A heating system converts fuel into heat which then flows through a house. The efficiency of a heating system depends on the amount of fuel consumed to meet heating needs. Using less fuel means your system has increased its energy efficiency.
One way to maximize output using the least amount of fuel is to reduce air leakage. Before deciding to replace or upgrade your present heating system you will have to consider how much of your present system can be saved. Can the boiler or furnace be salvaged by tuning or retrofitting? Are the heating ducts or water distribution pipes in good condition? Heating system work can be very inexpensive or quite costly depending on how much efficiency you want to buy.
Oil and gas fired furnaces require a constant supply of air to operate, because fire needs oxygen to burn. Air is also needed to exhaust the products of combustion up the chimney. Sometimes a furnace may become starved for air because household air is being rapidly expelled from the house through other routes such as a roaring fireplace, an upper-level window left open, a clothes dryer or exhaust fan left operating continuously.
An air-starved furnace can cause carbon monoxide to buildup in quantities that can be dangerous.
Warning signs of inadequate ventilation are stuffy atmosphere, lingering odors from incomplete combustion, back drafts and smoking fireplaces. Additional ventilation can sometimes be required in houses with heating systems that require little or no indoor air, electrically heated homes, homes with chimney-free condensing furnaces, or houses with a fuel burning furnace enclosed in a room with air for combustion from the outside. Furthermore, super energy-efficient houses usually require special ventilation.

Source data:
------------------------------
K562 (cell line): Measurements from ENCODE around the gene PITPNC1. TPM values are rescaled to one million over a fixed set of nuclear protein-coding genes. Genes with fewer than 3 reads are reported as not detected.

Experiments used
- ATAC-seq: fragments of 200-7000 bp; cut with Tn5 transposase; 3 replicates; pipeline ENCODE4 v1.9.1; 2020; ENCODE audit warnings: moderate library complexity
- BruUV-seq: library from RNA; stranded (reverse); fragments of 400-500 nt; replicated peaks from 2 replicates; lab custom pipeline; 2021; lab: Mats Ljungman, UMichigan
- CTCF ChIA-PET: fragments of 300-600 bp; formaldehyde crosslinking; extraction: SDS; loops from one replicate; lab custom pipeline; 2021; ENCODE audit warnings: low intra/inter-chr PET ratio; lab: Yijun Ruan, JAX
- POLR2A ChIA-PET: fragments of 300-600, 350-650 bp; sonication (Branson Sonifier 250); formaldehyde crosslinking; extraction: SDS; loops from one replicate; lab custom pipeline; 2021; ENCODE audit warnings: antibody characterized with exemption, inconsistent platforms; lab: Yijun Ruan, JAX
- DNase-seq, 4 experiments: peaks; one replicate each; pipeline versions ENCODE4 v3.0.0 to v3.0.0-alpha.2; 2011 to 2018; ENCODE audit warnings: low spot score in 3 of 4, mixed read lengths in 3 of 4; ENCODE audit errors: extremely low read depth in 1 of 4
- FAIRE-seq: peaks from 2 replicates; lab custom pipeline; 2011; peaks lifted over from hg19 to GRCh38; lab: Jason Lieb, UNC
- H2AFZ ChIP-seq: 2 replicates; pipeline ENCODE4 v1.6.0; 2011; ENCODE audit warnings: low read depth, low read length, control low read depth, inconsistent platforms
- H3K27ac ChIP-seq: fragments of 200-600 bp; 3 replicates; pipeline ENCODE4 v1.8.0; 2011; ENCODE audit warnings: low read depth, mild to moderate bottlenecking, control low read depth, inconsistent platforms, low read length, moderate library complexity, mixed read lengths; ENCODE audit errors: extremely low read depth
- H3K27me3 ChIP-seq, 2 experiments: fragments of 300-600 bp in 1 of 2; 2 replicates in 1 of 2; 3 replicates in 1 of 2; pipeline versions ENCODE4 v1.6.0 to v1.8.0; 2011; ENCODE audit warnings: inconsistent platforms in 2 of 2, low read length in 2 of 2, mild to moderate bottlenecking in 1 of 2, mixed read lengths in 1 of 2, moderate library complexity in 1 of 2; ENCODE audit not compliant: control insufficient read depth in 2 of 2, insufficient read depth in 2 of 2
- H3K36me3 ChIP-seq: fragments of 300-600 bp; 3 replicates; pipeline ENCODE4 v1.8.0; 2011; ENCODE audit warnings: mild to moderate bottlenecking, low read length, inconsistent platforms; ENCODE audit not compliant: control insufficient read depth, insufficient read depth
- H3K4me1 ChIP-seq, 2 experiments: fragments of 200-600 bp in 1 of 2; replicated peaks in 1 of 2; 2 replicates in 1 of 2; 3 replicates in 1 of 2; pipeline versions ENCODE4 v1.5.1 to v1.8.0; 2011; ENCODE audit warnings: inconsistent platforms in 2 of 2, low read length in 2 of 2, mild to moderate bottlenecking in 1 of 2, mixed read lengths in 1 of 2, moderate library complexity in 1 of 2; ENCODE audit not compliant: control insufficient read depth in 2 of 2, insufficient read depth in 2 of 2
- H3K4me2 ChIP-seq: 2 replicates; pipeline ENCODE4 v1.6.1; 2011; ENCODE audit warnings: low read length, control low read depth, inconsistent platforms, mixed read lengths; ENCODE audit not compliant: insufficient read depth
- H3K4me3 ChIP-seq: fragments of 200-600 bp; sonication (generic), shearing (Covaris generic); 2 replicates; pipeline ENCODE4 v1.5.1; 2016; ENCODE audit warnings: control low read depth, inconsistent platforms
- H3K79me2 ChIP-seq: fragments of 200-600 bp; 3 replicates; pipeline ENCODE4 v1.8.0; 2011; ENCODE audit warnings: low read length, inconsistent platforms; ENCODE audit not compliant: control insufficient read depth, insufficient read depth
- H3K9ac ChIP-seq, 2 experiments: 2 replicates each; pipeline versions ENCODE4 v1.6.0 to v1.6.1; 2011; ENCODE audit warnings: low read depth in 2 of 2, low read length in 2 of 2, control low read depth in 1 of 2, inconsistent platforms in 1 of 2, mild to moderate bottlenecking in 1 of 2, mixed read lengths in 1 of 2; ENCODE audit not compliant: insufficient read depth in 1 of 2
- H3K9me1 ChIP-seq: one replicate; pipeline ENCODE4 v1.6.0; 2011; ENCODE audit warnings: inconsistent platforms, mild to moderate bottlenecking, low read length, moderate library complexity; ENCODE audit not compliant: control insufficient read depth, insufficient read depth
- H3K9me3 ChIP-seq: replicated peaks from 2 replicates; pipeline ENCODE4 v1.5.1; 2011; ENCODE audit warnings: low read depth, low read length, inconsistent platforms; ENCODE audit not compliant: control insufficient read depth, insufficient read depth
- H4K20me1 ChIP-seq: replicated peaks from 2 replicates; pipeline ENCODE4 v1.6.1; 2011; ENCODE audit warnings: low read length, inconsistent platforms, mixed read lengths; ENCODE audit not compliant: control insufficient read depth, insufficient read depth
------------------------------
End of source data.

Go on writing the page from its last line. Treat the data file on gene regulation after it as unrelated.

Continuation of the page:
Note: If you think you might be having problems with household air supply, contact a registered heating contractor for advice. If the problem turns out to be inadequate air supply, the contractor will be able to find ways to bring in outside air. There are specific requirements for this which depend on the type of system you have.
Read related information: Improving Heating Efficiency
Source: Ontario Real Estate Association
Worn and torn weather stripping around windows and doors waste energy when heating and cooling your home. Since 6 to 10 percent of a home's energy loss occurs around windows and doors without proper airtight seal, it is good idea to check for drafts by holding a lit candle around window frames and doors. If candle flickers, you have a draft and need to replace or install weather stripping and caulking around windows and doors. It is also good idea to add a door sweep. Read more...
Programmable thermostats can help you cat your energy bill by 10 percent or more. They can be set to automatically turn down the temperature for any number of hours during a day or night, either when you're not home or when you're sleeping. They are now cheaper than ever, with models starting under $30. Also, make sure your thermostat is on the right wall.
Turning down the thermostat is a good way to save heat.
Replacing weather stripping is typically a quick and simple DIY job which will cut down on drafts and prevent furnace to work harder.
Close the curtains or window coverings at night so they act as barriers to reduce drafts.
Good insulation is sure way to reduce your heating and cooling costs.
Keep your heating or cooling registers clean and unobstructed (not blocked by furniture, carpeting or drapes) for even heating or cooling.
Heating system work can be inexpensive or quite costly depending on how much efficiency you want to buy.
Upgrade thermostat - programmable thermostats can help you cut your energy bill by 10 percent or more.